Police Commissioner Bratton and Schools Chancellor Carmen Fariña Announce Second Quarter School Safety Data; Index Crime Falls 35% Over the Last Five Years


Team Up! Tuesday’ Program expands this fall, building strong ties between schools and precincts

New York, New York — NYPD Commissioner William J. Bratton and Schools Chancellor Carmen Fariña today announced the release of the NYPD’s second quarter school safety data and the expansion of the Team Up! Tuesday initiative. New York City Public Schools have experienced a 35% decrease in index crime over the last five years, according to the NYPD School Safety Division. In the first two quarters of 2016, there has also been a 10% decrease in school-related arrests, and a 37% decrease in summonses issued by the School Safety Division; compared with the 2015 school year.

As a result of broadened collaboration between the NYPD and the NYC Department of Education (DOE), there has been a large decline in schools designated by the State Education Department as “persistently dangerous.” When comparing the 2015 to 2016 school year only four NYC public schools retaining that designation down from 27 the previous year.

“Ensuring every neighborhood, street corner and school building is safe is essential, and this safety data speaks to the hard work of School Safety Agents and the Department of Education to keep all students and staff in safe havens,” said Mayor Bill de Blasio. “Our school climate and mental health programs are addressing behavioral challenges before they escalate, and we are continuing to invest in and expand these critical initiatives to support students. We still have a lot more work to do to ensure disciplinary disparities are addressed and to implement fair and effective strategies to keep schools safe.”

“With reductions in both index crime and enforcement action occurring in New York City schools, the NYPD and the DOE are building a healthy learning environment to foster student success,” said Police Commissioner William J. Bratton. “We will continue to work closely with the Department of Education and the Mayor’s Office of Criminal Justice to ensure our School Safety Agents have the resources they need to properly support our schools and students.”

“Safety always comes first and we are encouraged by the significant decrease in school-related arrest and summonses across the City,” said Schools Chancellor Carmen Fariña. “We continue to expand school climate initiatives across the City to ensure that students are provided with a safe, supportive, inclusive, and equitable learning environments, while providing essential training to school staff. As part of our ongoing partnership with the NYPD, the expansion of Team Up! Tuesday will bring middle schools and precincts together to help foster strong community relationships.”

Building on the success of the first ever Team Up! Tuesday last spring, the DOE and NYPD are expanding the program to include middle schools this fall. The second Team Up! Tuesday is scheduled for Tuesday, October 25. Police officers from more than 70 precincts will join students and staff at more than 300 middle schools across every school district, where they will participate in productive activities, ranging from visual and performing arts to physical fitness and foreign language lessons.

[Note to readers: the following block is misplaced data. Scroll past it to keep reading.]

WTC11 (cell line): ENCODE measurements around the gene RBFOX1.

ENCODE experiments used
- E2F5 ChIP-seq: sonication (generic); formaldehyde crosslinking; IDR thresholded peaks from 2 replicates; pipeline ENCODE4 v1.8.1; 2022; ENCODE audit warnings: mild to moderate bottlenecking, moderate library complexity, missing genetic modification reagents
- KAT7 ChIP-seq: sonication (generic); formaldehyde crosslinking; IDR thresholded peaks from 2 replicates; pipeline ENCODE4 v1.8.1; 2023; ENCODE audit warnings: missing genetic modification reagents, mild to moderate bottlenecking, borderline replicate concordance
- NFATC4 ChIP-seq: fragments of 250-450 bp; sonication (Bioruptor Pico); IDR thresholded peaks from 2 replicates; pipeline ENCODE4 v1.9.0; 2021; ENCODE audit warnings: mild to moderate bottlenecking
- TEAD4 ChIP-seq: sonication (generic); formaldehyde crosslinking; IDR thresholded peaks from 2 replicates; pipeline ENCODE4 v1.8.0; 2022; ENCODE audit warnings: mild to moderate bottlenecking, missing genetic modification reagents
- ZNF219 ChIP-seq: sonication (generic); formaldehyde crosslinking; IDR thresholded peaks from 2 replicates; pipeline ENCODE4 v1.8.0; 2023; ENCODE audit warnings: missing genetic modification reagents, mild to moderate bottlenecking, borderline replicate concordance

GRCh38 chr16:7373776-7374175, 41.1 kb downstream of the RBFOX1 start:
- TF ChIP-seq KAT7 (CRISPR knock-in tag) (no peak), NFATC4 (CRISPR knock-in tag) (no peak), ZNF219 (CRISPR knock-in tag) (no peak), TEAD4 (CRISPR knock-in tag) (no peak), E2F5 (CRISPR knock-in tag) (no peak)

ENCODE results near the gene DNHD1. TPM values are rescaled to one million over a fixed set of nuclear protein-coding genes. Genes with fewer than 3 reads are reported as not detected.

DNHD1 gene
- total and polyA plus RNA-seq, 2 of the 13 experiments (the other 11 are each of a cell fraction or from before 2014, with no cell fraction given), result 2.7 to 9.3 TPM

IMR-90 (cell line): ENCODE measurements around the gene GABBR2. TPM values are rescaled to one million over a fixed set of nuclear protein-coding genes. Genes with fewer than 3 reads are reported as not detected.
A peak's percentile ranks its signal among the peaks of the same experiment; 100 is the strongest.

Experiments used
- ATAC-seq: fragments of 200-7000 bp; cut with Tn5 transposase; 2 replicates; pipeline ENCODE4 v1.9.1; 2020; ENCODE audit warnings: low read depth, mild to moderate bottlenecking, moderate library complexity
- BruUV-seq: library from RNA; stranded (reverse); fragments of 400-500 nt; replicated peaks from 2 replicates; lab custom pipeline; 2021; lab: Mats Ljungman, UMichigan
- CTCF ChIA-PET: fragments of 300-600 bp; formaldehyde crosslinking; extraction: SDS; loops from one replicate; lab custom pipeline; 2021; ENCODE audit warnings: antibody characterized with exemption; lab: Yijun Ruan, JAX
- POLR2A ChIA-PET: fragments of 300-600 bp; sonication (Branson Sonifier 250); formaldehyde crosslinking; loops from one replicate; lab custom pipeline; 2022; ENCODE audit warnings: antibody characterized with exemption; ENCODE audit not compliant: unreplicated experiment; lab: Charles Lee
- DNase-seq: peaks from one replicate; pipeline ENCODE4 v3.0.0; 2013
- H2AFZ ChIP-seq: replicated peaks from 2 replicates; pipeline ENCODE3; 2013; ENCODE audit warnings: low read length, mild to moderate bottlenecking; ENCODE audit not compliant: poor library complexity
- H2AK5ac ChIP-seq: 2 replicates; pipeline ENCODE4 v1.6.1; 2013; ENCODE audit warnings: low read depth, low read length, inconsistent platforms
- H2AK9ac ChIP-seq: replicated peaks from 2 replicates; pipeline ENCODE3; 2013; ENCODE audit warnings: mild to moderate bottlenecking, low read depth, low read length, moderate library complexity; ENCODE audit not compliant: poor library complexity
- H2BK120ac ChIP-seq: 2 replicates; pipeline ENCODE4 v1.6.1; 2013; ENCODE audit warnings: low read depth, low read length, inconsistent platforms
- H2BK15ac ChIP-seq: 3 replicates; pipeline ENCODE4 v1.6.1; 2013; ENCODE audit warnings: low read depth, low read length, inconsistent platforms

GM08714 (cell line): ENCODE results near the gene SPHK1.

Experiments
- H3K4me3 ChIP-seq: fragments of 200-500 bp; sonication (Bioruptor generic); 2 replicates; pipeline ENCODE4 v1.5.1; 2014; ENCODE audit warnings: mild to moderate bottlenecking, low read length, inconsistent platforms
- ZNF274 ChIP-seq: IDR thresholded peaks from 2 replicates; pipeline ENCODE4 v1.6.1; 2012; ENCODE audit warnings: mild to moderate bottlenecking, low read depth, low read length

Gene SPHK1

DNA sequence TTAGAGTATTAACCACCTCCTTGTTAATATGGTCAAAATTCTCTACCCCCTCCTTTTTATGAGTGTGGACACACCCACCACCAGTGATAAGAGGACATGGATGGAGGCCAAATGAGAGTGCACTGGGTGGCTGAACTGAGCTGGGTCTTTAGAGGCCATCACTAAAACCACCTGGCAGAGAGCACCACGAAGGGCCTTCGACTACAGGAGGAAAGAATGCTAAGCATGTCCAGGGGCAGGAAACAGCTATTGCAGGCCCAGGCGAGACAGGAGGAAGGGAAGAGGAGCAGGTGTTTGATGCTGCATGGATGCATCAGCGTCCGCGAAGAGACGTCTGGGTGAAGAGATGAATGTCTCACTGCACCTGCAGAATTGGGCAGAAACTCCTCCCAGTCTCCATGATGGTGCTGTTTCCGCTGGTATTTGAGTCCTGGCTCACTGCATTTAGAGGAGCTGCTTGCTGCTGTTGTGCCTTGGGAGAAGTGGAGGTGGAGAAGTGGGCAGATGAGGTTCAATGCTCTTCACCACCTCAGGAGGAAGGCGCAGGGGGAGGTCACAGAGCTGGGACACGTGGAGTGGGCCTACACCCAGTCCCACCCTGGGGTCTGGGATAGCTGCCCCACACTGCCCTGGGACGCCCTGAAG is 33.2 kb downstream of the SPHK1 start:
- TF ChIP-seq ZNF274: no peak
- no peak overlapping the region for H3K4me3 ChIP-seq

By engaging with officers through a variety of activities, students will build meaningful relationships and learn about peer pressure, gang recruitment, bullying and drug use. This interactive event will allow students will participate in a variety of activities and meet officers from their local precinct.

As part of the ongoing effort to promote partnership between the school community and police, the DOE is encouraging schools to continue to foster these new connections throughout the school year.

As part of the City’s ongoing commitment to improving school climate and ensuring transparency, the NYPD released school safety data for the second quarter of 2016. The data is available here: http://www.nyc.gov/html/nypd/html/analysis_and_planning/reports.shtml

The data demonstrates:
10% decrease in school-related arrests and a 37% decrease in the number of summonses issued by the School Safety Division during SY 2015-16 (SY2016) compared to SY2015.

The City has invested more than $47 million annually (totaling $190 million over the next four years) to support the expansion of school climate initiatives and mental health supports to equip schools with critical resources to effectively manage incidents and address underlying issues head-on. This includes working closely with the THRIVE initiative to increase mental health support services for high-need schools, allocating more than $15 million annually to provide at least 50 more schools with mental health services over the next three years.